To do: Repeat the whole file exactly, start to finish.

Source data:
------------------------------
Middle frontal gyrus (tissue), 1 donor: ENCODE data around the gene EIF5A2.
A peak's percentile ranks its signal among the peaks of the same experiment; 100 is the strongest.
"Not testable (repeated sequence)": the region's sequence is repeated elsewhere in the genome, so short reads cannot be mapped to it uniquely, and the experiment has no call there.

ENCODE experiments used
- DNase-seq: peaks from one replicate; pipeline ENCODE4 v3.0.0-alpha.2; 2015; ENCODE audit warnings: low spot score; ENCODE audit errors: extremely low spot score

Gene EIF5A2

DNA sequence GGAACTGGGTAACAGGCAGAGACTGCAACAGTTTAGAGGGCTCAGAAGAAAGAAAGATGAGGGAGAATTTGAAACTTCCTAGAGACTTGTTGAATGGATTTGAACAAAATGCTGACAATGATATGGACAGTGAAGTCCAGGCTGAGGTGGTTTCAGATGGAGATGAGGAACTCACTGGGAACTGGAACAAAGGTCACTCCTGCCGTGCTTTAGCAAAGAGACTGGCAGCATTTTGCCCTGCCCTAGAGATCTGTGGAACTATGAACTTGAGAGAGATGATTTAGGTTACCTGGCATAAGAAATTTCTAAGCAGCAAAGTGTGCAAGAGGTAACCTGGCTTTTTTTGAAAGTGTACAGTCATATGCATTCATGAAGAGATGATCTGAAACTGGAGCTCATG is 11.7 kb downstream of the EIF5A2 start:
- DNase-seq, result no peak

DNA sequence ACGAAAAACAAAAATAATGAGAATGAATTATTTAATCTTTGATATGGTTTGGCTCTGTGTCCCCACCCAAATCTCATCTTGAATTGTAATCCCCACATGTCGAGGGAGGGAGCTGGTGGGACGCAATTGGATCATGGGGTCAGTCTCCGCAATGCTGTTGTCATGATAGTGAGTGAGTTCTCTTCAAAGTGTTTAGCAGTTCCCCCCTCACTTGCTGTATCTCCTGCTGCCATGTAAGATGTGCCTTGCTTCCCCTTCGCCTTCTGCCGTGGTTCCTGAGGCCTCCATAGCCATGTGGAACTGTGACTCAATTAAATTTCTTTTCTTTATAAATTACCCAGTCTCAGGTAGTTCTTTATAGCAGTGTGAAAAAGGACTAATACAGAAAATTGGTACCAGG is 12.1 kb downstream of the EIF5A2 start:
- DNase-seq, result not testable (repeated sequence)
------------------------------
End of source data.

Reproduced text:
Middle frontal gyrus (tissue), 1 donor: ENCODE data around the gene EIF5A2.
A peak's percentile ranks its signal among the peaks of the same experiment; 100 is the strongest.
"Not testable (repeated sequence)": the region's sequence is repeated elsewhere in the genome, so short reads cannot be mapped to it uniquely, and the experiment has no call there.

ENCODE experiments used
- DNase-seq: peaks from one replicate; pipeline ENCODE4 v3.0.0-alpha.2; 2015; ENCODE audit warnings: low spot score; ENCODE audit errors: extremely low spot score

Gene EIF5A2

DNA sequence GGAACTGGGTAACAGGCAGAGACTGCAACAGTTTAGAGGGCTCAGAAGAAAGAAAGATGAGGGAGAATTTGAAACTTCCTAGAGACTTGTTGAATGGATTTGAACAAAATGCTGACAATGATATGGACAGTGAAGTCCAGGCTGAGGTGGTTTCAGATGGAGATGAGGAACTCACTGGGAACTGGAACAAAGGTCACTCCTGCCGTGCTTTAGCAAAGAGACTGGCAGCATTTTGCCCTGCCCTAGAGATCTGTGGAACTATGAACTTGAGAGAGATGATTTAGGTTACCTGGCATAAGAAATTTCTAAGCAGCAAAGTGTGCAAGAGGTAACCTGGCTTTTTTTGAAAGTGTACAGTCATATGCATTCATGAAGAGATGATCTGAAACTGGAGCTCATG is 11.7 kb downstream of the EIF5A2 start:
- DNase-seq, result no peak

DNA sequence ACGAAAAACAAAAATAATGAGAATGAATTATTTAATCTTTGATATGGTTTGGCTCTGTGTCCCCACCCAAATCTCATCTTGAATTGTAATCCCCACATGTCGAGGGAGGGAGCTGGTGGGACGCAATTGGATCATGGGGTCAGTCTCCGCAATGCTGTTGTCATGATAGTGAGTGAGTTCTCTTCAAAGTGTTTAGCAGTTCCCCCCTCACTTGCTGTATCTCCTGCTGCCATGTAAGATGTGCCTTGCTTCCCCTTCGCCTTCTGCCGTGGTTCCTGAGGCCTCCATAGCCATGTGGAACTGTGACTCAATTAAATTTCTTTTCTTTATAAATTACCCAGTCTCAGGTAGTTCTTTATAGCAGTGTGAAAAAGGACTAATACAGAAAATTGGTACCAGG is 12.1 kb downstream of the EIF5A2 start:
- DNase-seq, result not testable (repeated sequence)